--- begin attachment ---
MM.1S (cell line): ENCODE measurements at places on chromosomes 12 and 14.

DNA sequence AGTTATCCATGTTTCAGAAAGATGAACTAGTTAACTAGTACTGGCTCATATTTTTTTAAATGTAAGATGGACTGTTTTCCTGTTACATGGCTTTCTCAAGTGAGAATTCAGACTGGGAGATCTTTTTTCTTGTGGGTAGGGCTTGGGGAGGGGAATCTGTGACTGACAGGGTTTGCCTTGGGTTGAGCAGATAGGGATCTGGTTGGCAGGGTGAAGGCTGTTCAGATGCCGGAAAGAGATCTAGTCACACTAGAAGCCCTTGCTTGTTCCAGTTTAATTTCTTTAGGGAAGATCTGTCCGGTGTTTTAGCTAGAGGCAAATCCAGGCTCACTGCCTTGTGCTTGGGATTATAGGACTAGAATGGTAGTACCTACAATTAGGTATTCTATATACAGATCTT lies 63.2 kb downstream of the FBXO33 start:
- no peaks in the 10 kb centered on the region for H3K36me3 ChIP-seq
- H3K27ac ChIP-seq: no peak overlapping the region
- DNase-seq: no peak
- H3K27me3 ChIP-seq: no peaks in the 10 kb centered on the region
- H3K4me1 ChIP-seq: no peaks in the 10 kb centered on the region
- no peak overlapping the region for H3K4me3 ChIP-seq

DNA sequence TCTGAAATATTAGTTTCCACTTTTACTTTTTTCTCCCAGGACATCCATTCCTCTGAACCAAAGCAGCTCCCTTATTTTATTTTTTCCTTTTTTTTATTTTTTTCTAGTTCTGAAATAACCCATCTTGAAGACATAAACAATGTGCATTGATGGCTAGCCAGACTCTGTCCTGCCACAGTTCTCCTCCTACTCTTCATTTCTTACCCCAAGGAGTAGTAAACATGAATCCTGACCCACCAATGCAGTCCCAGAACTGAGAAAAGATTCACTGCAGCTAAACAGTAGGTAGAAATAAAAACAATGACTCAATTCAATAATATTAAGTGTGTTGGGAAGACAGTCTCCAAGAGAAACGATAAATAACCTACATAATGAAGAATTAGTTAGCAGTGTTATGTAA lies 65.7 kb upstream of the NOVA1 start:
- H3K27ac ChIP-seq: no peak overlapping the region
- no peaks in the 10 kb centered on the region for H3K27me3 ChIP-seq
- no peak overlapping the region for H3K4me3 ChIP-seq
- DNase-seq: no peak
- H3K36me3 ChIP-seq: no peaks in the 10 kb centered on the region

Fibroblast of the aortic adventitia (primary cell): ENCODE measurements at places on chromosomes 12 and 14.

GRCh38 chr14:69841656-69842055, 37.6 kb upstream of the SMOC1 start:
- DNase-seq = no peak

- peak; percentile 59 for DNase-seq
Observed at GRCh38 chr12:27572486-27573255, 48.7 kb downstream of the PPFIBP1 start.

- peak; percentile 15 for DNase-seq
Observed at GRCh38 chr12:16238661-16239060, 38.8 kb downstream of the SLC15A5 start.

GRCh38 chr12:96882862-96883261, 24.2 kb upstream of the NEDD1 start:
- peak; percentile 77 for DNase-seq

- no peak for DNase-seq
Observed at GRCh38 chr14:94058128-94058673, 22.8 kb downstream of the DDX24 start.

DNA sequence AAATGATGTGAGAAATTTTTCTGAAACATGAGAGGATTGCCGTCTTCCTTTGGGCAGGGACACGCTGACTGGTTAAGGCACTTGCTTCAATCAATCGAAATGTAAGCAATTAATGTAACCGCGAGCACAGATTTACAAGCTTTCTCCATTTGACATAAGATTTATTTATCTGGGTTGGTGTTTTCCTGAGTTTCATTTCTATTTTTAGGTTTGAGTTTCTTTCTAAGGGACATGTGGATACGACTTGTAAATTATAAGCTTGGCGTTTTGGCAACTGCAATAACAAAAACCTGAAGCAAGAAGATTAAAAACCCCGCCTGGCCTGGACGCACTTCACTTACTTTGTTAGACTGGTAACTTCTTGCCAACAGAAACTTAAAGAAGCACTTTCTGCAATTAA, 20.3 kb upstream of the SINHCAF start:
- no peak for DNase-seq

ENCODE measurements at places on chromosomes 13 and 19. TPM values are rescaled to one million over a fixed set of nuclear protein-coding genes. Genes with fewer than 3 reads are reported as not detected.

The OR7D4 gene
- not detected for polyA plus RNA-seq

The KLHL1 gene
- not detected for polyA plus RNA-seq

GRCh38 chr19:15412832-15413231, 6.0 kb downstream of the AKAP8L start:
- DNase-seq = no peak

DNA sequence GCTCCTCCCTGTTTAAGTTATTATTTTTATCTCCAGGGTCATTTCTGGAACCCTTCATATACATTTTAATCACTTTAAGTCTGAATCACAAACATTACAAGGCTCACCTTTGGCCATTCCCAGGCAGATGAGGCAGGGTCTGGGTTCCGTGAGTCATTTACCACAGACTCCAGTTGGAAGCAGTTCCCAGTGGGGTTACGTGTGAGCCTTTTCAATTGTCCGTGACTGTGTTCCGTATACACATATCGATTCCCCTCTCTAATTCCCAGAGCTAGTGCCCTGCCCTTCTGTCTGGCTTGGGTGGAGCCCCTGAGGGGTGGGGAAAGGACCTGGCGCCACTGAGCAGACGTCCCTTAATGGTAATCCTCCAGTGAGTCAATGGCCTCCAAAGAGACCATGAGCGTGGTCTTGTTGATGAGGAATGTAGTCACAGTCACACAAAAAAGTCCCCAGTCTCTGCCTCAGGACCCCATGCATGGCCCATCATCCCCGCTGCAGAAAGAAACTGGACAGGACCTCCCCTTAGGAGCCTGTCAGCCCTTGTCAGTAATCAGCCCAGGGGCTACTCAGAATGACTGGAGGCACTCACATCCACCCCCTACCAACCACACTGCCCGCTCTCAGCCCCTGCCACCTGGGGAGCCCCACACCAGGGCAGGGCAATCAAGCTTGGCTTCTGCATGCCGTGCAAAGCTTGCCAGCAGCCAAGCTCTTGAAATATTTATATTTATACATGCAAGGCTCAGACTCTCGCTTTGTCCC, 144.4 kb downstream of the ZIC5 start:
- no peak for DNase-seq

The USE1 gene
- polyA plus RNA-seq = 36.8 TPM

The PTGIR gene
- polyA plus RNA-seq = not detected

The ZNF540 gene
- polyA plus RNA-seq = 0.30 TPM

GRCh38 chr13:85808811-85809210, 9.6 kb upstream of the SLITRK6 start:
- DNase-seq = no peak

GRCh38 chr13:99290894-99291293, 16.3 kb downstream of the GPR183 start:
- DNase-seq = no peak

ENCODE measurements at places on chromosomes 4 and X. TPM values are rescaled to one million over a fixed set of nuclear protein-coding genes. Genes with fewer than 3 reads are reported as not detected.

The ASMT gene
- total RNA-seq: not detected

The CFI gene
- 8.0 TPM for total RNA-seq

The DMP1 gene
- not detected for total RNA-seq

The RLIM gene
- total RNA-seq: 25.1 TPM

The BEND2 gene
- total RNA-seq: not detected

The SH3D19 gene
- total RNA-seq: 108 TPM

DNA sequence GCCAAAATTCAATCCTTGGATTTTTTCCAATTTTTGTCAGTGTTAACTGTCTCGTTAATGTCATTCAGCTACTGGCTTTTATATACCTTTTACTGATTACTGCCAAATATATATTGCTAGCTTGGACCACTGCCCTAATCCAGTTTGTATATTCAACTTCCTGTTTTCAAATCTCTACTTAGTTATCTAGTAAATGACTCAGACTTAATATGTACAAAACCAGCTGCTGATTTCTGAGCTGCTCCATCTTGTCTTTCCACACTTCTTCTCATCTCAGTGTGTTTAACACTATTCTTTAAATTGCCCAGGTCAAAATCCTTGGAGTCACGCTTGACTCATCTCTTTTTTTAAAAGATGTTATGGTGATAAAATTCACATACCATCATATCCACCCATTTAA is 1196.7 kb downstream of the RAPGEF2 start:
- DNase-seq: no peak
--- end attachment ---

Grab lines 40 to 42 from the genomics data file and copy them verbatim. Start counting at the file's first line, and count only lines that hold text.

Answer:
- polyA plus RNA-seq = not detected

The ZNF540 gene
- polyA plus RNA-seq = 0.30 TPM